Although over 50 public comment letters were submitted prior to the hearing, part of the deliberation focused on what was perceived as a lack of comments submitted by the HOAs and property owners who would be impacted by the helipad. More specifically, there was a debate between Commissioners Arnold and Hill about whether those property owners who would be impacted by the helipad should have made the effort to attend the hearing that night. In truth, many of the property owners who would live closest to the helipad did submit comment letters (multiple comment letters in some cases), but they were not present in the valley to attend the hearings. While it may not be fair or equitable, the take-home message from this debate seemed to be: Being physically present at a hearing to offer testimony was more effective than just submitting a written comment letter.
At the end of deliberation, as P&Z crafted their recommended conditions for approval (ie: hours of operation, flights per day, etc.), an interesting twist transpired. HMH began to take issue with this hourly limitations being recommended by P&Z, stating that because of weather and unpredictable conditions, they needed more flexibility in their operating hours. This seemed to irk P&Z, as Commissioner Colyer argued that their recommended conditions were merely echoing the hours requested by HMH in their own application. Now HMH was changing their tune and requesting other hours of operation instead. In the end, P&Z declined to accept HMH requested changes, and stuck with the hours originally requested by HMH (9:00 – 4:30 with a midday break).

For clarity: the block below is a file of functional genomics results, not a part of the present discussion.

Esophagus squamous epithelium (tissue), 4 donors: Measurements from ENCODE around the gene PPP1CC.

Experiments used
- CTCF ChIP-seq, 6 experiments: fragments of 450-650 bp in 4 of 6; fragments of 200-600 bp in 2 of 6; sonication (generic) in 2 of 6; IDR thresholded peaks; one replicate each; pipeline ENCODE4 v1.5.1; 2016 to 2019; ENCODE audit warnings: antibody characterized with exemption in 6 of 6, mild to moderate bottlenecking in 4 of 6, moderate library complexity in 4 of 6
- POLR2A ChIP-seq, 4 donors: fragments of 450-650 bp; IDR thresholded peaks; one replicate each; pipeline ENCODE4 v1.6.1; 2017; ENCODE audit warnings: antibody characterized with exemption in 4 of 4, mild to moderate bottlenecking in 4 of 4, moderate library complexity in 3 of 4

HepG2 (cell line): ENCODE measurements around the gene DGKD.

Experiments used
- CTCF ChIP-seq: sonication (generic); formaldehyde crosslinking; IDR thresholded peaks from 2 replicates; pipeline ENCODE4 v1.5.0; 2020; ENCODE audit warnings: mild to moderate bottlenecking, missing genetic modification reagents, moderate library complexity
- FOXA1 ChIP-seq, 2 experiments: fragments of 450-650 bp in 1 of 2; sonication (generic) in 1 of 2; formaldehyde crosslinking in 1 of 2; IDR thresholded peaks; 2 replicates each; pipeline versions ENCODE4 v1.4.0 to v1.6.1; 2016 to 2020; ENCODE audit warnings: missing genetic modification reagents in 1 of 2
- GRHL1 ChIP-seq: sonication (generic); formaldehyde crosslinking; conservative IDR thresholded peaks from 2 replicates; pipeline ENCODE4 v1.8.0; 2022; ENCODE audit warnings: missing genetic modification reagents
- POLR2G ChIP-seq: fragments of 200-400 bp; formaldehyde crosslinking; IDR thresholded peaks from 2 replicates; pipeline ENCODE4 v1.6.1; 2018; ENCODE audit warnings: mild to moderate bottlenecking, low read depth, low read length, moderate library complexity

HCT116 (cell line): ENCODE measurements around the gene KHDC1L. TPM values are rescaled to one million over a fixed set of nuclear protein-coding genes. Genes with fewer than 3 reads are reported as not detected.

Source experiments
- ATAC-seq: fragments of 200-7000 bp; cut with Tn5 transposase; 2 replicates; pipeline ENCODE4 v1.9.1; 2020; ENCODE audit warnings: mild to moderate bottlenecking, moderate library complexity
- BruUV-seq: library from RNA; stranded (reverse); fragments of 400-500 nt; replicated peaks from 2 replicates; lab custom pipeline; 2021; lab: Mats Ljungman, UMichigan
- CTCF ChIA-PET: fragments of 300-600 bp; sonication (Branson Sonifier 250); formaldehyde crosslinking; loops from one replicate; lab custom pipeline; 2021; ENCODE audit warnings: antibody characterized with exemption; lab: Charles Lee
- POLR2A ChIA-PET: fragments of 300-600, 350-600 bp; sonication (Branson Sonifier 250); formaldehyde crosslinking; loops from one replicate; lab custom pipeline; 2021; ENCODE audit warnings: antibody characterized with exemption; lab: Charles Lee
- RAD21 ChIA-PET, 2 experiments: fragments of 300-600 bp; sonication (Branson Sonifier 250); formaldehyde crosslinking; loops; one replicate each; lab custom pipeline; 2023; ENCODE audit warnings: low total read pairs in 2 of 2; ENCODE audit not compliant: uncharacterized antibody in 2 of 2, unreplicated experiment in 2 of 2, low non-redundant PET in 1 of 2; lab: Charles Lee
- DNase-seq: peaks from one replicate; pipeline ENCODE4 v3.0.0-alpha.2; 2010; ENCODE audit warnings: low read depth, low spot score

What was the vote?
On an unusual 4:3 split vote, the Planning & Zoning Commission ultimately recommended approval of the Teton Springs planned unit development amendment to allow for a commercial helipad. Bruce Arnold, Ryan Colyer, Darryl Johnson, and Shawn Hill voted in support, and Matt Eagens, Jennifer Dustin, and Dave Hensel voted in opposition.
What happens next?
This application will now go to hearing before then County Commissioners, and this could be as early as this December. However, one of the many requirements imposed by P&Z is that Teton Springs must acquire ownership of the helipad from the HOA before they can go to hearing before the County Commissioners. We will send out a list of P&Z’s recommended conditions before this next hearing so the public can review the proposed trips per day, hours of use, season of use, fuels containment plan, etc. So in other words, we'll keep you posted.